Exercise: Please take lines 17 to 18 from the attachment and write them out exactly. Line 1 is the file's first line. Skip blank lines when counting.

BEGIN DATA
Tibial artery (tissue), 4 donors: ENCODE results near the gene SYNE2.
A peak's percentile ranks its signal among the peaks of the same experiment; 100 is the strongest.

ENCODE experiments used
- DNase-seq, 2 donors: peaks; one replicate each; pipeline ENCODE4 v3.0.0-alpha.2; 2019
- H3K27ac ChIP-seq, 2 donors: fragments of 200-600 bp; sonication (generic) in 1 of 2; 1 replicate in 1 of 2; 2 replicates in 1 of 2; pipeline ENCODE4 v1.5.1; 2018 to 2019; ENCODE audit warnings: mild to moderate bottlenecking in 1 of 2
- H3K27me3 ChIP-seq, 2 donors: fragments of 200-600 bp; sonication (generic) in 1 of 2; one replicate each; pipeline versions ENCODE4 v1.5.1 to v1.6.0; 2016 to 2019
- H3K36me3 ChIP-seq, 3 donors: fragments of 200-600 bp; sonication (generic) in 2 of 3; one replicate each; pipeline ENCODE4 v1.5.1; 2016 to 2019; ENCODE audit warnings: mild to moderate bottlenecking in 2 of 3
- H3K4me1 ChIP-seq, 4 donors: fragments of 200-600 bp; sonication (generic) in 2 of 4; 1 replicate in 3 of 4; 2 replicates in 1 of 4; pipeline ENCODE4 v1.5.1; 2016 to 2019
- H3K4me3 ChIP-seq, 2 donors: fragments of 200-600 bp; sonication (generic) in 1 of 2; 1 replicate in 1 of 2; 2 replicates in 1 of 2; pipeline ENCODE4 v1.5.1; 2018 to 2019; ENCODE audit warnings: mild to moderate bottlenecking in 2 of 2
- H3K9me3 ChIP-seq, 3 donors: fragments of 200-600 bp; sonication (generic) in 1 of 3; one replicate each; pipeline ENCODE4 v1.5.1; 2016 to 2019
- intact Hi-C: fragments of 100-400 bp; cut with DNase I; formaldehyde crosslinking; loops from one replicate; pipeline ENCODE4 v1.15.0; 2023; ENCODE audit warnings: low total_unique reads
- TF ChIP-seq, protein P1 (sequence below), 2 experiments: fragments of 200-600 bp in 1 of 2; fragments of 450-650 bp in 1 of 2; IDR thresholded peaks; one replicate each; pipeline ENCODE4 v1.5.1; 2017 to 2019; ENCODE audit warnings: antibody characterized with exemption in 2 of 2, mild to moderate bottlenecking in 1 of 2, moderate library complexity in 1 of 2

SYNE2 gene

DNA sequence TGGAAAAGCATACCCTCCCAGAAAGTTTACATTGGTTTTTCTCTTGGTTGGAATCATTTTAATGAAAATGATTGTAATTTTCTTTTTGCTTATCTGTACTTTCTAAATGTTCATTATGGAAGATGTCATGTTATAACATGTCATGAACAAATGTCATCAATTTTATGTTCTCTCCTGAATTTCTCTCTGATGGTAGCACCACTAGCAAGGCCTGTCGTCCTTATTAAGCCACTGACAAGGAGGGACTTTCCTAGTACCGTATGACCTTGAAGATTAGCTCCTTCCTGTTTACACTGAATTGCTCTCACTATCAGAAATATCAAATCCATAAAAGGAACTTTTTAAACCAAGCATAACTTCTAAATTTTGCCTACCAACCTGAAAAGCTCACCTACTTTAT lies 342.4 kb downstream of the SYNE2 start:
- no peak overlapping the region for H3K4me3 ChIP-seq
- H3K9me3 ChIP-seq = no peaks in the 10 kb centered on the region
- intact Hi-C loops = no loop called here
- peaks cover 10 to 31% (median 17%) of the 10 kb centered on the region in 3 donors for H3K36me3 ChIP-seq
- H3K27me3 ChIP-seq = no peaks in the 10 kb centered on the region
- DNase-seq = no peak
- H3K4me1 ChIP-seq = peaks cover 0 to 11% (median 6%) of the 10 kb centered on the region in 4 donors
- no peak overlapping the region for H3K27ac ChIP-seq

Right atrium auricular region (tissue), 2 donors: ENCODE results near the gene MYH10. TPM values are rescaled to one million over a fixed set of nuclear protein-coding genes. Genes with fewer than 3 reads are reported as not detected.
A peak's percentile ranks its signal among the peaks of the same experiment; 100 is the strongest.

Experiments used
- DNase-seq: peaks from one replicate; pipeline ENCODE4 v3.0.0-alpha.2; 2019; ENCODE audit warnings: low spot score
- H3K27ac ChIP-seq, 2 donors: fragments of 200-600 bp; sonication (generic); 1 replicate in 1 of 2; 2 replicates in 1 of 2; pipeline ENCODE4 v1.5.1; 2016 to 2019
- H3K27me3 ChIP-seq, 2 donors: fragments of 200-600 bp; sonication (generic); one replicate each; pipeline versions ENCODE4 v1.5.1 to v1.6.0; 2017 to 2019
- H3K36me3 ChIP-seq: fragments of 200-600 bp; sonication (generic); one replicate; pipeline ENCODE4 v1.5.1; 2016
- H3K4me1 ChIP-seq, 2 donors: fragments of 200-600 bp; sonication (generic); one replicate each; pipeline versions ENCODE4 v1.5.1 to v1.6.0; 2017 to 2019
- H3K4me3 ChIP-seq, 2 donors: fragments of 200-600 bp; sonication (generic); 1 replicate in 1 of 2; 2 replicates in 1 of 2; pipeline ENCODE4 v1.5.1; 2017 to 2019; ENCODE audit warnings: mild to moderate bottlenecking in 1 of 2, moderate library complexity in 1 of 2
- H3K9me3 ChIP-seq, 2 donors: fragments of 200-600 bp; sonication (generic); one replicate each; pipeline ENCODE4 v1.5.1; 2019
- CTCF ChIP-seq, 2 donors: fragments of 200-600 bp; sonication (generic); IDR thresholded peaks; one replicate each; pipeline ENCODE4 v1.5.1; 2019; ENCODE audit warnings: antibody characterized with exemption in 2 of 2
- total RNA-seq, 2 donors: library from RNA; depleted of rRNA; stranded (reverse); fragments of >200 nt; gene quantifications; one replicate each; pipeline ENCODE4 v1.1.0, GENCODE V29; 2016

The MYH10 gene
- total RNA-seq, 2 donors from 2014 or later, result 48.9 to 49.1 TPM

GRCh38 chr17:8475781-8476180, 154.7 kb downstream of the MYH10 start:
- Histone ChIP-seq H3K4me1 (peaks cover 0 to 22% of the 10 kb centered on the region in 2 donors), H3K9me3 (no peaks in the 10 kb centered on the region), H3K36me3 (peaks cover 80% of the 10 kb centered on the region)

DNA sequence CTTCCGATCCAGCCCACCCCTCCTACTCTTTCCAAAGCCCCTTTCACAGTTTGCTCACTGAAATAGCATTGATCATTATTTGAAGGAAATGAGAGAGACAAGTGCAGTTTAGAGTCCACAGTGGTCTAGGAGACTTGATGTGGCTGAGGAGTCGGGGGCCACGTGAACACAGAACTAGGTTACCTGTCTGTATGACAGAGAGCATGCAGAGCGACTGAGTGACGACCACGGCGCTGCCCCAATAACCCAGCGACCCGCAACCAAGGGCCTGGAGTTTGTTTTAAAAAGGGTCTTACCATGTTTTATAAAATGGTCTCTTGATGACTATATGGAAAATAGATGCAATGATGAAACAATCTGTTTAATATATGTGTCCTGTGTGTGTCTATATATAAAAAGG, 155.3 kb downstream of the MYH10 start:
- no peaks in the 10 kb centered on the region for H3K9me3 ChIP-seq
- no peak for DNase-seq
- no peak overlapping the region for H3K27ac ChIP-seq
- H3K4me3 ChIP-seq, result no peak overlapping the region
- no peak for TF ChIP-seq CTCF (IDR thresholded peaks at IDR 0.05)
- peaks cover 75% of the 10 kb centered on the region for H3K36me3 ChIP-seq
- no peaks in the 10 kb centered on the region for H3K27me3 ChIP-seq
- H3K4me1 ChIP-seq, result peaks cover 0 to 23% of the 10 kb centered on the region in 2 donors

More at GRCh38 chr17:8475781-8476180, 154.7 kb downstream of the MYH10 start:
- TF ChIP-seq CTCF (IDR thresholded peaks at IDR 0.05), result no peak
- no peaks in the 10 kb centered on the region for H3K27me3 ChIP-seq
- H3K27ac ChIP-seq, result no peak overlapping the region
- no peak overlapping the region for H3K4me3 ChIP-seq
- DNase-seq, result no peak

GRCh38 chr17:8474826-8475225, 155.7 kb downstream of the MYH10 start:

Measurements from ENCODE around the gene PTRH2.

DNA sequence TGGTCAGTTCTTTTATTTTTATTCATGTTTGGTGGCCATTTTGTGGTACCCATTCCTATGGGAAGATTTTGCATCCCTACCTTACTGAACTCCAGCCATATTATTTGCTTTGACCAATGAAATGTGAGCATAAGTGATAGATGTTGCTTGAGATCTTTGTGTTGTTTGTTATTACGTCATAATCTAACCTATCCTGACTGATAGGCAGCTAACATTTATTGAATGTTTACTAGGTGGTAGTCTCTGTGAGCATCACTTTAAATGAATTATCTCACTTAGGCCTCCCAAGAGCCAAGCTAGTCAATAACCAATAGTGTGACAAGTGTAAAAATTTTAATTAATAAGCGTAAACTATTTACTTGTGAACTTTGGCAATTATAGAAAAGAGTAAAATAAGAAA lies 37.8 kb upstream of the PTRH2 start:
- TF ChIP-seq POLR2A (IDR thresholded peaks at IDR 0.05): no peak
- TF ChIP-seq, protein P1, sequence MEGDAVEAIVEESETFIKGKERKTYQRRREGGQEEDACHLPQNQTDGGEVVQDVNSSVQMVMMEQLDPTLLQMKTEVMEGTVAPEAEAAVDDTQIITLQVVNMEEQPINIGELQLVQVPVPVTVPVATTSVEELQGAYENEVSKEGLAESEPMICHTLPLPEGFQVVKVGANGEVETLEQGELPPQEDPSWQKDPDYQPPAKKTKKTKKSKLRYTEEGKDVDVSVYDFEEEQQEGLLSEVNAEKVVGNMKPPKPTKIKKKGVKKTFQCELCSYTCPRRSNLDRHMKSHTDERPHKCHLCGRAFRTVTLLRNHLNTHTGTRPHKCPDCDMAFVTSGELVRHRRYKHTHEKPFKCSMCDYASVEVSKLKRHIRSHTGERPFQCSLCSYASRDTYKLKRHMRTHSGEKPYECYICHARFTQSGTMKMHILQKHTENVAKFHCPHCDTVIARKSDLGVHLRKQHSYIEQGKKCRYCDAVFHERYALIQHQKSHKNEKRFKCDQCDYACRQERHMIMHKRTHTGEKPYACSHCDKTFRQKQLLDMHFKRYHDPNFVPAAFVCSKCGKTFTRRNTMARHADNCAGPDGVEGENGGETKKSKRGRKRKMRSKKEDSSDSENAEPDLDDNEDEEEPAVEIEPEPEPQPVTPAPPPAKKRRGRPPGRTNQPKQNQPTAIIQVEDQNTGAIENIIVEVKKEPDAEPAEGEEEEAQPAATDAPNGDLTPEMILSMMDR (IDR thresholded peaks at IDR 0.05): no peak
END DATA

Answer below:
- intact Hi-C loops = no loop called here
- peaks cover 10 to 31% (median 17%) of the 10 kb centered on the region in 3 donors for H3K36me3 ChIP-seq